Fexofenadine may be suitable for some people who have little relief using Cetrizine. Furthermore, Fexofenadine is less sedative and is best for people who have to drive or during working hours.

Fexofenadine is more costly than Cetrizine. Both can be used during pregnancy.

  • Fexofenadine vs Loratadine:

Fexofenadine and loratadine are both second-generation antihistamines. Both are considered less sedative compared to Benadryl and cetirizine.

Fexofenadine is considered more effective than Loratadine in relieving symptoms of allergic rhinitis.

However, Loratadine is safer in patients who are at risk of cardiac arrhythmias as it does not significantly increase the QT interval.

  • Ebastine vs other antihistamines:

Ebastine is a second-generation antihistamine. It is less sedative than Cetrizine but has a slower onset of action.

Compared to Cetrizine, it is longer acting, requiring once-daily dosing.

Ebasatine can be taken with or without meals, unlike Fexofenadine which is best to be taken on an empty stomach.

Ebastine, like Fexofenadine, can also prolong QT interval and should be avoided in patients who are at risk of QT interval prolongation.

  • Antihistamine Vs Monteleuast:

Antihistamines are primarily used to treat symptoms of allergic rhinitis. Montelukast is commonly used to treat asthma and symptoms of lower airways.

For rapid relief of symptoms, antihistamines are preferred and more effective in relieving the symptoms of allergic rhinitis.

However, some patients have an inadequate response and severe night-time symptoms. These patients can benefit from the combined use of antihistamines and montelukast together.

Monteleukast is non-sedative but it takes a few days to exert its effects. In addition, it may be best for people who have associated allergic bronchitis or asthma along with allergic rhinitis.

  • Nasal Sprays:

Nasal sprays are very commonly used to treat nasal blockage. They have a very rapid onset of action when used for symptomatic relief. 

Most nasal sprays contain decongestants and corticosteroids. Some are used for rapid relief while others are used for long-term maintenance treatment. 

Here is a list of the nasal sprays that are commonly used to treat allergic rhinitis:

  • Decongestants:

Xylometazoline and oxymetazoline are the active components of decongestant nasal sprays. They have a rapid onset of action within minutes).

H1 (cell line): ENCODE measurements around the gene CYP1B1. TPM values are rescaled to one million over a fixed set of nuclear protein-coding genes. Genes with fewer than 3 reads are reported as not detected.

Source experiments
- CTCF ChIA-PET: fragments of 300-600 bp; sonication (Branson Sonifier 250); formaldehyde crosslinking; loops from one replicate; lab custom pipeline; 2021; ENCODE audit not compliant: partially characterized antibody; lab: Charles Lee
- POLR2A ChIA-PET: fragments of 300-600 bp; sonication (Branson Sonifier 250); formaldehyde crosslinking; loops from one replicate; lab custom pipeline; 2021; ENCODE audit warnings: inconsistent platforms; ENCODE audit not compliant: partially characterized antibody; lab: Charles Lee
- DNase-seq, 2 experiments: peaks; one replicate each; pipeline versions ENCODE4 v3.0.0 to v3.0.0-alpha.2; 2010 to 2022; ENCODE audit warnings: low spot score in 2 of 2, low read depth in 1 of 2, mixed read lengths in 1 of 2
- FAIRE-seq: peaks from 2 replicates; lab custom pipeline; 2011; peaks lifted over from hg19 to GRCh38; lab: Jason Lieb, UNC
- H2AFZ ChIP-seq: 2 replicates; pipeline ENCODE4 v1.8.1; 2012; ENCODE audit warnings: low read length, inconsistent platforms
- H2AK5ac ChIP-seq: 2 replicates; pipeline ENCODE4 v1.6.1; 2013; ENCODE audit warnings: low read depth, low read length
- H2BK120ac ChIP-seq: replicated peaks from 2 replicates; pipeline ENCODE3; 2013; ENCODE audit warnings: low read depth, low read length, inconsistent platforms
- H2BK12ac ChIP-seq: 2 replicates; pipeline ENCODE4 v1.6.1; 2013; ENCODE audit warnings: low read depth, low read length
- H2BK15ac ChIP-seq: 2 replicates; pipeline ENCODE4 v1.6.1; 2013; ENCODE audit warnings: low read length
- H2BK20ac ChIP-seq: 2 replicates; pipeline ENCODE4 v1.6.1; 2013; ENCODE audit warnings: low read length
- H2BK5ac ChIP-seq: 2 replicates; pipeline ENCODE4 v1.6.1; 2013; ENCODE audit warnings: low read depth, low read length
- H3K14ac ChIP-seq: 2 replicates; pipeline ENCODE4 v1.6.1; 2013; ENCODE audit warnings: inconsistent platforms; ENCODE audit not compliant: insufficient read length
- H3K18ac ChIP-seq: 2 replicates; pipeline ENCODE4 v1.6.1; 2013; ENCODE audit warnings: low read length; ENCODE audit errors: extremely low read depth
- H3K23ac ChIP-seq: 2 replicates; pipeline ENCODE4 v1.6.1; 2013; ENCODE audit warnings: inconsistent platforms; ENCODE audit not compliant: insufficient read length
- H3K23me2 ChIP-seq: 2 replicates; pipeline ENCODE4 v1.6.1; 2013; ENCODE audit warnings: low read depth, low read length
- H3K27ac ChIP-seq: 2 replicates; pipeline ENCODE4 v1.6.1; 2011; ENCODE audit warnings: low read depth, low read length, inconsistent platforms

However, prolonged use should be avoided as they can cause rebound symptoms (rhinitis medicamentosa).

Afrin, Xynosine, Dristan, and Zicam are the commonly available brands.

  • Antihistamines:

Azelastine is the active ingredient of these sprays, available as Asteline and Astepro).

They are less effective than decongestants and corticosteroid nasal sprays but safer alternatives for people who wish to avoid taking oral antihistamines.

  • Corticosteroids:

The major component of most nasal sprays is topical corticosteroids. Some of the common corticosteroid nasal sprays are:

  • Mometasone (Nasonex): It is a potent topical corticosteroid and is a prescription-only nasal spray. It is indicated for long-term treatment of allergic rhinitis.
  • Fluticasone (Flixonase, Flonase): It is available over the counter and best for long-term treatment of allergic rhinitis.
  • Budesonide, Triamcinolone, and Beclomethasone (Rinoclenil): These are safer choices for use in children. Budesonide can also be used during pregnancy.

How do I treat my allergic rhinitis?

I take an antihistamine, typically Loratadine which is non-sedative and cheaper. Cetrizine has a rapid onset of action and is more effective but it makes me drowsy.

Some people tolerate Cetrizine very well. Ebastine and fexofenadine are more costly and not readily available.

In addition, for a stuffy nose, I don’t like using decongestant nasal sprays as these sprays can cause dependence.

I prefer Rhinosone nasal spray for rapid relief and Flixonase for long-term treatment when I think my symptoms are more frequent.

The active ingredients of this spray are:

  • Naphazoline, a decongestant,
  • Ephedrine, a decongestant, and 
  • Prednisolone, a corticosteroid
rhinosone nasal spray for allergic rhinitis
Rhinosone Nasal Spray: Ephedrine, Naphazoline, and Predinolone

Flixonase (Fluticasone) is a potent topical corticosteroid. I use it for long-term treatment of allergic rhinitis when I feel my symptoms are recurrent and more frequent.

It is costly but has a better smell (like a rose flower) and is easy to use.

I don’t need to take monteleukast and I have tried topical Azelastine nasal spray but I have not found them effective.

In Summary:

Allergic Rhinitis manifests as runny nose or stuffy nose, flu, and sneezing. It usually runs in families and it can cause loss of smell.

It can coexist or can be triggered by viral infections such as influenza, COVID-19 infection, allergic bronchitis, and Asthma.

Treatment is supportive in the form of antihistamines, nasal sprays, and decongestants. 

I prefer Loratadine or Cetrizine and decongestant + corticosteroid nasal spray to treat myself.


What do you think?

Written by Dr. Ahmed

I am Dr. Ahmed (MBBS; FCPS Medicine), an Internist and a practicing physician. I am in the medical field for over fifteen years working in one of the busiest hospitals and writing medical posts for over 5 years.

I love my family, my profession, my blog, nature, hiking, and simple life. Read more about me, my family, and my qualifications

Here is a link to My Facebook Page. You can also contact me by email at or at My Twitter Account
You can also contact me via WhatsApp 🙏

4 best exercises for ankle sprain

4 Best Exercises for Ankle Sprain

signs and symptom of gestational diabetes pregnancy high blood sugars during pregnancy medications for gestational diabetes meds

Insulin Vs Other Medications for Gestational Diabetes: Focus on GLP-1!